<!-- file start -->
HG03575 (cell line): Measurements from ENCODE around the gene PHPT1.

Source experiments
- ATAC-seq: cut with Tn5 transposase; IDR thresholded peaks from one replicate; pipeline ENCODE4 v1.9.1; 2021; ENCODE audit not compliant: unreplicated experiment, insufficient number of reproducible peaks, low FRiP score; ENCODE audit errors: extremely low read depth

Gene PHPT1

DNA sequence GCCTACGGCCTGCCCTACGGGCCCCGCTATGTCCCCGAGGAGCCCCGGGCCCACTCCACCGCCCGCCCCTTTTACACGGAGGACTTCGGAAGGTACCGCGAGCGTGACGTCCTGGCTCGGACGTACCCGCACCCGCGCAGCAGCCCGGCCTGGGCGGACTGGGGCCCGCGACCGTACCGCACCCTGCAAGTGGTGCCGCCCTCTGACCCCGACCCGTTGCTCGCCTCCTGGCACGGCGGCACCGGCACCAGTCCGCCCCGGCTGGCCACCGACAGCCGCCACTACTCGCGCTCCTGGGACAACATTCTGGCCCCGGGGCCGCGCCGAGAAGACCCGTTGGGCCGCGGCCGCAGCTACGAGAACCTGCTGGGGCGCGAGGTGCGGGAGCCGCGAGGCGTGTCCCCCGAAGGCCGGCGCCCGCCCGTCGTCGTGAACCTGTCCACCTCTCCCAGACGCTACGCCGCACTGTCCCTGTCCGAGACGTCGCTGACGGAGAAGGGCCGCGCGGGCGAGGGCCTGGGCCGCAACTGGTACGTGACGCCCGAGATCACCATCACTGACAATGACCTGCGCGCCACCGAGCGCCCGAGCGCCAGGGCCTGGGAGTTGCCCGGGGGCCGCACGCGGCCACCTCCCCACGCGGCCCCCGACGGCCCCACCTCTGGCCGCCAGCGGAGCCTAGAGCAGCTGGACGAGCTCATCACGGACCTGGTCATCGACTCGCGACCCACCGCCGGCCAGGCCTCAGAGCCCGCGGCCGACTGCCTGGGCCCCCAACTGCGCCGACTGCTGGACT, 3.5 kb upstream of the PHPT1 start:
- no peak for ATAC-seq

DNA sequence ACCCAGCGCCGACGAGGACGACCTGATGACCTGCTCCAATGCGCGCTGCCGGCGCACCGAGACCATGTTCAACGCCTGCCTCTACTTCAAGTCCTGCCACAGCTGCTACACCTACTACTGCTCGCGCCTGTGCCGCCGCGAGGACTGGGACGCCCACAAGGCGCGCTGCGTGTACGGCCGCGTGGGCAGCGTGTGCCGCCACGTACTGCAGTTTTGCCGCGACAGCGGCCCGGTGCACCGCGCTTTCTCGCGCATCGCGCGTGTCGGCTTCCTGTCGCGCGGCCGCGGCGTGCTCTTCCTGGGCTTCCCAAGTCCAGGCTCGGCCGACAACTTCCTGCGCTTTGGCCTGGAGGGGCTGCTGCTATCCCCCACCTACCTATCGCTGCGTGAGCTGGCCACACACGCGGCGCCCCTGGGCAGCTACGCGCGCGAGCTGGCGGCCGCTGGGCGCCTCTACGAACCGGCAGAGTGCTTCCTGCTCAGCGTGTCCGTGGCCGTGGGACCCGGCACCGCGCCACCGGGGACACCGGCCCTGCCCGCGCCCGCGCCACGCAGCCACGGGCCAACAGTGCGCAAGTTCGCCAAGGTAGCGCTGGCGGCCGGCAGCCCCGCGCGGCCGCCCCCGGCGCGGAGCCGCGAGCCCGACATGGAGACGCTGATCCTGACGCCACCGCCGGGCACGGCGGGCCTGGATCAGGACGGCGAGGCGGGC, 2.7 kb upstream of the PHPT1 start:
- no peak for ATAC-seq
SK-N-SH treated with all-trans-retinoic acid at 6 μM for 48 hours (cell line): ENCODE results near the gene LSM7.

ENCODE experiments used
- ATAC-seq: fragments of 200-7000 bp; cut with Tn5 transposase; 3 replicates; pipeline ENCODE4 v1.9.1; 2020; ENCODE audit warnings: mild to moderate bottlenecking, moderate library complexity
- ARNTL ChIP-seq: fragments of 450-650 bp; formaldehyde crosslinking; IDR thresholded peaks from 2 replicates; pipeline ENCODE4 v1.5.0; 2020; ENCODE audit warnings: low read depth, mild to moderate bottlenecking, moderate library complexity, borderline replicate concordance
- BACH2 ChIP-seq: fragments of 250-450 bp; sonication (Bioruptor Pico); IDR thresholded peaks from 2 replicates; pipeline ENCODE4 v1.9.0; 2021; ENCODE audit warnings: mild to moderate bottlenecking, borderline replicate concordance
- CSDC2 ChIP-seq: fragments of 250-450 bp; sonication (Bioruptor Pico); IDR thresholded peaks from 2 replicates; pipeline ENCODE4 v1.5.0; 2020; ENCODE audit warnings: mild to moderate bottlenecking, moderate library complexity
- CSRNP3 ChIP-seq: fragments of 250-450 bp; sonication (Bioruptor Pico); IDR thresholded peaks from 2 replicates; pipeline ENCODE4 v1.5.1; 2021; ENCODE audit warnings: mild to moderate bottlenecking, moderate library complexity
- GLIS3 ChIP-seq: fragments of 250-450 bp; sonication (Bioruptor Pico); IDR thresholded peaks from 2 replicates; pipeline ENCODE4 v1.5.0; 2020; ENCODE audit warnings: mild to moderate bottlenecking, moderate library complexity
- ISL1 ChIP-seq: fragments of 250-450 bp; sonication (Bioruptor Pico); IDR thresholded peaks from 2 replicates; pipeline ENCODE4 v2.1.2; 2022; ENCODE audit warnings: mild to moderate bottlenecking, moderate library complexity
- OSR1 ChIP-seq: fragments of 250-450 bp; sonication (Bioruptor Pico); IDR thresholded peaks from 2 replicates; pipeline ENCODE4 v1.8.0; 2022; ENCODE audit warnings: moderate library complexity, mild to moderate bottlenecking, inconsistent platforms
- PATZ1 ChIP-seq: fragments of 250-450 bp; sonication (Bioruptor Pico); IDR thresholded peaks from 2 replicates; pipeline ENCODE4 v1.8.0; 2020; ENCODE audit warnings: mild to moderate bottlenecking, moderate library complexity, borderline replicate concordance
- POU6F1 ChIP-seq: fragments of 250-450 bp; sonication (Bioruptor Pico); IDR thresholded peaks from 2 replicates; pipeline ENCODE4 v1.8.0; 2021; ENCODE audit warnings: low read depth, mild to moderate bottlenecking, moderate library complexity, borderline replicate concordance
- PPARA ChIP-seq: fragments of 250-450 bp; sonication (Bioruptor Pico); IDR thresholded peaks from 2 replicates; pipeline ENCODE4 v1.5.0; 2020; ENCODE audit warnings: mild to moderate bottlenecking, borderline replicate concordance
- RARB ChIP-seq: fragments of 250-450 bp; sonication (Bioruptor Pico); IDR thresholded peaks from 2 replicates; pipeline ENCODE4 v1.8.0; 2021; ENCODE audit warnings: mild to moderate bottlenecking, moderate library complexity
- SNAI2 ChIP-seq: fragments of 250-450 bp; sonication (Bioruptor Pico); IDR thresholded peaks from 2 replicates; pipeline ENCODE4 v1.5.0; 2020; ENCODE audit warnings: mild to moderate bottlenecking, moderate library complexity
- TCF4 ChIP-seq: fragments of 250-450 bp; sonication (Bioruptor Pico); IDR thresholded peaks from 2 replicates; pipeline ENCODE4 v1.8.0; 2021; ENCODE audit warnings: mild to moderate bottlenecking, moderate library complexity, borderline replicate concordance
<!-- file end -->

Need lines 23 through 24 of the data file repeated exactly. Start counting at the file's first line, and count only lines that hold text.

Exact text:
- SNAI2 ChIP-seq: fragments of 250-450 bp; sonication (Bioruptor Pico); IDR thresholded peaks from 2 replicates; pipeline ENCODE4 v1.5.0; 2020; ENCODE audit warnings: mild to moderate bottlenecking, moderate library complexity
- TCF4 ChIP-seq: fragments of 250-450 bp; sonication (Bioruptor Pico); IDR thresholded peaks from 2 replicates; pipeline ENCODE4 v1.8.0; 2021; ENCODE audit warnings: mild to moderate bottlenecking, moderate library complexity, borderline replicate concordance